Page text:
4 tricks to avoid killing meaning at work

Meaning can sound like a vague feel-good goal to have, but the truth is that meaning can a crucial part of the productivity solutions employed for getting the most from a workforce. Meaning motivates, and if people believe that what they're doing matters in relation to an overarching goal, they're more likely to apply themselves to doing it well.

But it can also be frustratingly easy to kill that sense of meaning within an organisation, according to a McKinsey study. Here are three meaning-killers to watch out for.

Signalling mediocrity

It's easy for companies to say they are in the business of innovation, but what do their actions say? If risk aversion and cost-cutting makes innovation impossible, then employees will quickly see through the rhetoric and lose the sense of pride and passion that might otherwise have driven high productivity and innovative thinking.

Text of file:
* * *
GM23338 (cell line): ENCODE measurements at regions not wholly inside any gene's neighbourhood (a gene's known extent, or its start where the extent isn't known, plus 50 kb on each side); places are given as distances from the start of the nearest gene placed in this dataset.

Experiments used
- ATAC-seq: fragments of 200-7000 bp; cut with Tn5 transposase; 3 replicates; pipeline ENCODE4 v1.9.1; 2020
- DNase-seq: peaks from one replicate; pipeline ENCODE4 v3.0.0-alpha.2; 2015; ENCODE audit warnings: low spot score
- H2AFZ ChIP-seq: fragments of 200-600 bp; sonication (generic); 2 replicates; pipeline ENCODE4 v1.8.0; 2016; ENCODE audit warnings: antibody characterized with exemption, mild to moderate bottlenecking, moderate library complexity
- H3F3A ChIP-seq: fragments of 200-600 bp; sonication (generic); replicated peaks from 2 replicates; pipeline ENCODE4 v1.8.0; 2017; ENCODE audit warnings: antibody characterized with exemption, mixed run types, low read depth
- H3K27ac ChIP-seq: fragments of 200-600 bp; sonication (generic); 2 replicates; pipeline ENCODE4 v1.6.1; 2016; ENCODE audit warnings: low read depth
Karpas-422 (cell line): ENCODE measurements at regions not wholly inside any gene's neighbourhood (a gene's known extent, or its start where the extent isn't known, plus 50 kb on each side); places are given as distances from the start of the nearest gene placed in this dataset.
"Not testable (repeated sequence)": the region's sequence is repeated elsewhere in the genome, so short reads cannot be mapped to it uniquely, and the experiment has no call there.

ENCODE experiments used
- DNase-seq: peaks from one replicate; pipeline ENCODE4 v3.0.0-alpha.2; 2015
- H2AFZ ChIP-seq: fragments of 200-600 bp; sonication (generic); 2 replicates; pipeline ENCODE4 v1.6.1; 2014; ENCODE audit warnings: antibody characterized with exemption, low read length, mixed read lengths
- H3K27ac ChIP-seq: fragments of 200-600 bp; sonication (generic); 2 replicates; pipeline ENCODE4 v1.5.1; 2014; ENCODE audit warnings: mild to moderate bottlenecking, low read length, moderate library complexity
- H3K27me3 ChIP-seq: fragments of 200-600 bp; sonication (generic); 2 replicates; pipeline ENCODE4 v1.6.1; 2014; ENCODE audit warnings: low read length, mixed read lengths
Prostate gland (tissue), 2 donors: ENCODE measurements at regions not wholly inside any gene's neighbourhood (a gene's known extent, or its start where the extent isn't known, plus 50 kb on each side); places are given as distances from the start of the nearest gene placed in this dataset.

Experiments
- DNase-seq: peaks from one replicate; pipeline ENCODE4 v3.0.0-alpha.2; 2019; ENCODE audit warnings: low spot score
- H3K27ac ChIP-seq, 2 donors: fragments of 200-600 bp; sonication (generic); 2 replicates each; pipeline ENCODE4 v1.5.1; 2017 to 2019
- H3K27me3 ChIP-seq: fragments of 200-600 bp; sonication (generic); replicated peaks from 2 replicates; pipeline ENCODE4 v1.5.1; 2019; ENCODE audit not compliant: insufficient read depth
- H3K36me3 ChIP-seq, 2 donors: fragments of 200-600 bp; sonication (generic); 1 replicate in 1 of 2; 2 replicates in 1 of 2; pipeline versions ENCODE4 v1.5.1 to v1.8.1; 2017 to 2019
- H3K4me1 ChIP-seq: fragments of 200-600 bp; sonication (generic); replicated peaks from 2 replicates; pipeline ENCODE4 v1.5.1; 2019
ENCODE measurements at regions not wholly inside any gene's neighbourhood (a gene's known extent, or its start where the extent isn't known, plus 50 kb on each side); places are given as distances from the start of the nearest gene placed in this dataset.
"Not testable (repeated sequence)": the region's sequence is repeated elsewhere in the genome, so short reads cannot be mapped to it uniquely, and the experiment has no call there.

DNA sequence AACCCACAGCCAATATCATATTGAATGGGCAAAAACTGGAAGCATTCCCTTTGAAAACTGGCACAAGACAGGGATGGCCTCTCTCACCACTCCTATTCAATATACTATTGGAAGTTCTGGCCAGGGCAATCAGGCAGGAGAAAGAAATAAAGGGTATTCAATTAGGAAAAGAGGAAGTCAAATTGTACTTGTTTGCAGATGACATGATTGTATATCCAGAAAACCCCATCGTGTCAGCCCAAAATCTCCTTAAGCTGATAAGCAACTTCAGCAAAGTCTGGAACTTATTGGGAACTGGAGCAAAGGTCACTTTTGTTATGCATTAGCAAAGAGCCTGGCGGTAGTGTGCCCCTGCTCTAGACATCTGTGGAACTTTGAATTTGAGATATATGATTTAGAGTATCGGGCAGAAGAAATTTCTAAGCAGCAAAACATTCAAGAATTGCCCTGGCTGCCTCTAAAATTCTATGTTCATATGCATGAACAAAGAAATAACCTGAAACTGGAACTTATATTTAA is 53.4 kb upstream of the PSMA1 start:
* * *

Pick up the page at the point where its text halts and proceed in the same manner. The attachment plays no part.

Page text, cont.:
Office politics

Having a transcendent purpose is all well and good, but employees need to feel it, and it's very difficult to feel that if there are five departments fighting each other. When coordination and cooperation are absent, it becomes terminally difficult to maintain a sense of purpose.

When management starts engaging in this, companies end up with multiple (frequently conflicting) directives flowing from the top and it can turn an organisation into a corporate version of the Keystone Cops where more energy is spent running around fighting each other than on the actual job.

Unmoored purpose

"Big Hair Audacious Goals" of BHAGs as they're also known, can be powerful tools. Google's purpose is to "organise the world's information and make it universally accessible and useful". It's great because it contextualises what the workers in the trenches do and gives those activities purpose.

But BHAGs should be tied to what employees do day-to-day. Setting a goal of increasing revenue by $100 million is putting the cart before the horse; increased company value comes from achieving the goal. High revenue targets do not provide context for employees' day-to-day activities. 

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